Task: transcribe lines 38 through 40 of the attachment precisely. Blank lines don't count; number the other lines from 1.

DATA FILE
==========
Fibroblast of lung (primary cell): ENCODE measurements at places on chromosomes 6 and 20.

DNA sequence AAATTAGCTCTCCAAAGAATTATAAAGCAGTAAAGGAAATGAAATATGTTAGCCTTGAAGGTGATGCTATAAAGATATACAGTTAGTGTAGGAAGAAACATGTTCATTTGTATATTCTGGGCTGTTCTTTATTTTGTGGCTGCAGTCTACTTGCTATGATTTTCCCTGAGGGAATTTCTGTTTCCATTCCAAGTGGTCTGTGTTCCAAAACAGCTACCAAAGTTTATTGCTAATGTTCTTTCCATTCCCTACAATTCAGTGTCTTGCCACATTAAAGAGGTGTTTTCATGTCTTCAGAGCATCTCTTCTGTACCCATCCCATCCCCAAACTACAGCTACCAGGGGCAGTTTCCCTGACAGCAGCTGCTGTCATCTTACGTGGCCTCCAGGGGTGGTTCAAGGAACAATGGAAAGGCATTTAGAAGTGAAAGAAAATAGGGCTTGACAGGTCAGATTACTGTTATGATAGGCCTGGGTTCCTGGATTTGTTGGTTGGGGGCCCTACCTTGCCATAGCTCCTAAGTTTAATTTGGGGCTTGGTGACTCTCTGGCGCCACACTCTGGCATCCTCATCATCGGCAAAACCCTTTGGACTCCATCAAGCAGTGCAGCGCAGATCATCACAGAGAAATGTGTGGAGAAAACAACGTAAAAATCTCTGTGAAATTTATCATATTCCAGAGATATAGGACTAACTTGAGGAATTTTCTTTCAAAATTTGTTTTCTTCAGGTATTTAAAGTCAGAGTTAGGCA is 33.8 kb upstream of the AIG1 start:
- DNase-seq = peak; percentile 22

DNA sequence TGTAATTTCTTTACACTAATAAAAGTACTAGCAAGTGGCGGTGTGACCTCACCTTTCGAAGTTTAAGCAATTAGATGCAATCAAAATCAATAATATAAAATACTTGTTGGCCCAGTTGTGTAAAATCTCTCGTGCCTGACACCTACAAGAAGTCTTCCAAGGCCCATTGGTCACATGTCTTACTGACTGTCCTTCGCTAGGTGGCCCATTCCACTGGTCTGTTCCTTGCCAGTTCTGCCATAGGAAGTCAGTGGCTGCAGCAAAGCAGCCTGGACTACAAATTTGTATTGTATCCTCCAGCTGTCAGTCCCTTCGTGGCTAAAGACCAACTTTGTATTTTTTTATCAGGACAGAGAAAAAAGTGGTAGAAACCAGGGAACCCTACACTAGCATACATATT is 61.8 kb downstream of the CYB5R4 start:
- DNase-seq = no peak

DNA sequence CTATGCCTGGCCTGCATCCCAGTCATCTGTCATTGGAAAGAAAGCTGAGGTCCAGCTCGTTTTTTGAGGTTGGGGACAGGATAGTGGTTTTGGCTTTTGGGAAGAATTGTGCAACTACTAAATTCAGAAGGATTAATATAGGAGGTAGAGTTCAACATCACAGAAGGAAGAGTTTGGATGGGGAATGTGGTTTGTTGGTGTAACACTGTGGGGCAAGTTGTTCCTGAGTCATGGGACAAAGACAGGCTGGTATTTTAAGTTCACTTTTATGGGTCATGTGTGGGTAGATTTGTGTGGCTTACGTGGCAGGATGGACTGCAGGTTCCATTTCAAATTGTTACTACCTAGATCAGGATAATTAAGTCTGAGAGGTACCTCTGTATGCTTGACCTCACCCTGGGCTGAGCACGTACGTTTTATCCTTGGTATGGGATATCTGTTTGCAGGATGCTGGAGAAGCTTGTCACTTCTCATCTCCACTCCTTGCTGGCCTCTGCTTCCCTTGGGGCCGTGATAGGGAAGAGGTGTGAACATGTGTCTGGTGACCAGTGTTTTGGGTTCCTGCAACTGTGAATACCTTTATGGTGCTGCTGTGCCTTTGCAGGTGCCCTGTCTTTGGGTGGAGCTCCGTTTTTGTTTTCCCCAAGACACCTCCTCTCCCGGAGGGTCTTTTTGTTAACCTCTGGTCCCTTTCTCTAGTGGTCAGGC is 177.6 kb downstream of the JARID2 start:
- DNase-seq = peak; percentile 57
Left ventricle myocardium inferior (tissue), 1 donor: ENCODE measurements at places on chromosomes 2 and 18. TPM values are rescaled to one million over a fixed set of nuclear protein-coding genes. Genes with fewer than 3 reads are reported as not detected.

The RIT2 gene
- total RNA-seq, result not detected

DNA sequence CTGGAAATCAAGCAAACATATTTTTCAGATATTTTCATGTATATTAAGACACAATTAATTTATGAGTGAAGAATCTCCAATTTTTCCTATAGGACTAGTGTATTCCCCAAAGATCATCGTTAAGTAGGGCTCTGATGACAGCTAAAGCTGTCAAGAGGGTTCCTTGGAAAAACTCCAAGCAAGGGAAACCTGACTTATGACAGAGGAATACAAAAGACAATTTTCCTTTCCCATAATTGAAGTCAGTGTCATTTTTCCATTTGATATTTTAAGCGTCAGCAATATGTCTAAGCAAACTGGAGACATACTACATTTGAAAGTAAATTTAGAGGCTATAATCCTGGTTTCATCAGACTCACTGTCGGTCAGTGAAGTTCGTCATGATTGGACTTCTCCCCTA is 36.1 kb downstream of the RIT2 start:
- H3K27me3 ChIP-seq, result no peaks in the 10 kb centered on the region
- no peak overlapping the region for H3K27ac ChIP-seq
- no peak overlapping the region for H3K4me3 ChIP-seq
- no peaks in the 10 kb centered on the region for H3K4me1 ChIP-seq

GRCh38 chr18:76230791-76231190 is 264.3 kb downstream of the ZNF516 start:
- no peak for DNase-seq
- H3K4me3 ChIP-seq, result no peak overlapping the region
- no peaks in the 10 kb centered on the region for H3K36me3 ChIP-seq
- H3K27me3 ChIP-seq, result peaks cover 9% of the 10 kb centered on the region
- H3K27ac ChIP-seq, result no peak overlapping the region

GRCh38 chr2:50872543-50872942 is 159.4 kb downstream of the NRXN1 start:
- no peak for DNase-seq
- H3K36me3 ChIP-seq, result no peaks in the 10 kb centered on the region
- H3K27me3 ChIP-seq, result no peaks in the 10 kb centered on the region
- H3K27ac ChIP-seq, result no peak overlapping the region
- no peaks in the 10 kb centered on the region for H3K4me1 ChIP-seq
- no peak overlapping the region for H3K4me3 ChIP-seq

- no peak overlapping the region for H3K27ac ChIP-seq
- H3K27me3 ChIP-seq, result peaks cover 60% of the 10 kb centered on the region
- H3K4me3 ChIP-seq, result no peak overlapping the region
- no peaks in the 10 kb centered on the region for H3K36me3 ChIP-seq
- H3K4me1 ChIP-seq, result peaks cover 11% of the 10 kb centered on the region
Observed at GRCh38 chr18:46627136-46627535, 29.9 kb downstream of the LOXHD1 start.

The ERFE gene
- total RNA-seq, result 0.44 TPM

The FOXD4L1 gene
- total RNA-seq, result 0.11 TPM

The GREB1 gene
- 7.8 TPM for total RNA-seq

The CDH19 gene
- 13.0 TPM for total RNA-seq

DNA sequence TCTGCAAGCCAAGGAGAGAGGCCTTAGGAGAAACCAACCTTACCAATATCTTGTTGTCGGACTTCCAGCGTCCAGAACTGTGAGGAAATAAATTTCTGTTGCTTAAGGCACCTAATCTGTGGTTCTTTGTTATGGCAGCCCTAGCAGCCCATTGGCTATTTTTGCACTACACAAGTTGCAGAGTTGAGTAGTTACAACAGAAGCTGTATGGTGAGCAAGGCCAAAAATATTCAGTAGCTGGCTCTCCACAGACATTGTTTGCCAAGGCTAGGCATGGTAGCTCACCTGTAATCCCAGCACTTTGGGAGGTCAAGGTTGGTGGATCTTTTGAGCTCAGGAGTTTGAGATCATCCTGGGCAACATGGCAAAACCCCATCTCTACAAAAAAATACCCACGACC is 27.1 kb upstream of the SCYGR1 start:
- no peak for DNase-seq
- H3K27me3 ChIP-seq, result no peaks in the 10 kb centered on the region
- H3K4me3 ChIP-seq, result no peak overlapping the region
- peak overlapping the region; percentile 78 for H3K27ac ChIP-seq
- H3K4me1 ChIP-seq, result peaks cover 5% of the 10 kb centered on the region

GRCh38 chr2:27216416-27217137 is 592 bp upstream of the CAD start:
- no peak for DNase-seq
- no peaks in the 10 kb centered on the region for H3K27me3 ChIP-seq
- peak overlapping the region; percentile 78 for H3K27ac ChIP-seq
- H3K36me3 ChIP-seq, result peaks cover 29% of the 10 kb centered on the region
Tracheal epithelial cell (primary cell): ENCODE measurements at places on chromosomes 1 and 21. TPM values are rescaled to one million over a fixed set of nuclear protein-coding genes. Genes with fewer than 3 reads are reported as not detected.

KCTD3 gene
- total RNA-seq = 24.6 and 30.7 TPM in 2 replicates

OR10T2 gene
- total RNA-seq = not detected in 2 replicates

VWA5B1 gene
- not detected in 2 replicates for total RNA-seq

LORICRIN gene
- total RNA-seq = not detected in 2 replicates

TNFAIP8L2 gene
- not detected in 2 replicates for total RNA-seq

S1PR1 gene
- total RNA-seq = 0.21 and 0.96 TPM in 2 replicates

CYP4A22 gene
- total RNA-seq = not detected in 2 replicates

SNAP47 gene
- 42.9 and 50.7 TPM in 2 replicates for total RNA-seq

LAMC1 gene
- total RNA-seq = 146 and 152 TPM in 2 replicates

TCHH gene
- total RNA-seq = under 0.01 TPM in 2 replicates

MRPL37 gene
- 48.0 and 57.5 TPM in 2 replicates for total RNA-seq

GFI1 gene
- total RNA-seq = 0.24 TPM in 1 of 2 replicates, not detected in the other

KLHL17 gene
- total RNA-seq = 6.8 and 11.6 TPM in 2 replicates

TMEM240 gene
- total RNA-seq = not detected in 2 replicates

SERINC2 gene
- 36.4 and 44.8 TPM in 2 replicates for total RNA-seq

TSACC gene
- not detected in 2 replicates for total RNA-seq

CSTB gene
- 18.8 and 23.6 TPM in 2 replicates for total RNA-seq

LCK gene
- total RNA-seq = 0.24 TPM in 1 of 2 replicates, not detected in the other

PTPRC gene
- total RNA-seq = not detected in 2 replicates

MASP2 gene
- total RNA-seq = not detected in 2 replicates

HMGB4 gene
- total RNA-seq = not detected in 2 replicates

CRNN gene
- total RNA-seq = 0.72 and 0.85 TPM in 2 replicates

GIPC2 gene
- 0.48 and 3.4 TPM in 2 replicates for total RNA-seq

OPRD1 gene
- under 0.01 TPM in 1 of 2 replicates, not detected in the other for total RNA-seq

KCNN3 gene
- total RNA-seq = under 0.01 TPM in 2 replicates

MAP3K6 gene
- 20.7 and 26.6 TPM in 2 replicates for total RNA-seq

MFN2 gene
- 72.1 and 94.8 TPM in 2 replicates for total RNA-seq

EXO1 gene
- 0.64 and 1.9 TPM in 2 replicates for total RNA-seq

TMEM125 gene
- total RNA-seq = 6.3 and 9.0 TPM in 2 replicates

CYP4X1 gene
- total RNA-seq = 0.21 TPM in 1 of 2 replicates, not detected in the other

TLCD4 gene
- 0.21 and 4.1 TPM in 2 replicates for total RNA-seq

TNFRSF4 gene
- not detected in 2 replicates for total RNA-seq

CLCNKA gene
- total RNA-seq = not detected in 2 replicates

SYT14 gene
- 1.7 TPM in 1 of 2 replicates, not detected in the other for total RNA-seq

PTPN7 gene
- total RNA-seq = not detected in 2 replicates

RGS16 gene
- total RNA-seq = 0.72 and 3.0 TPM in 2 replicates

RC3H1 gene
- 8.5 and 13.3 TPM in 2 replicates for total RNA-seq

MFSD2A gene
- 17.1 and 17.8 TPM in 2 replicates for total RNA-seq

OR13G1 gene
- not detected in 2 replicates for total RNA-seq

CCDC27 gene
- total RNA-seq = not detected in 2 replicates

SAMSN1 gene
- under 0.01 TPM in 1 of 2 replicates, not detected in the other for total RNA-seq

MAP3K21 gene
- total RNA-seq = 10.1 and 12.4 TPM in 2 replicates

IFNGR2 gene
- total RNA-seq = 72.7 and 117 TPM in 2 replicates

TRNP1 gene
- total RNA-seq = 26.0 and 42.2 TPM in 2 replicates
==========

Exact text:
- total RNA-seq, result 0.11 TPM

The GREB1 gene
- 7.8 TPM for total RNA-seq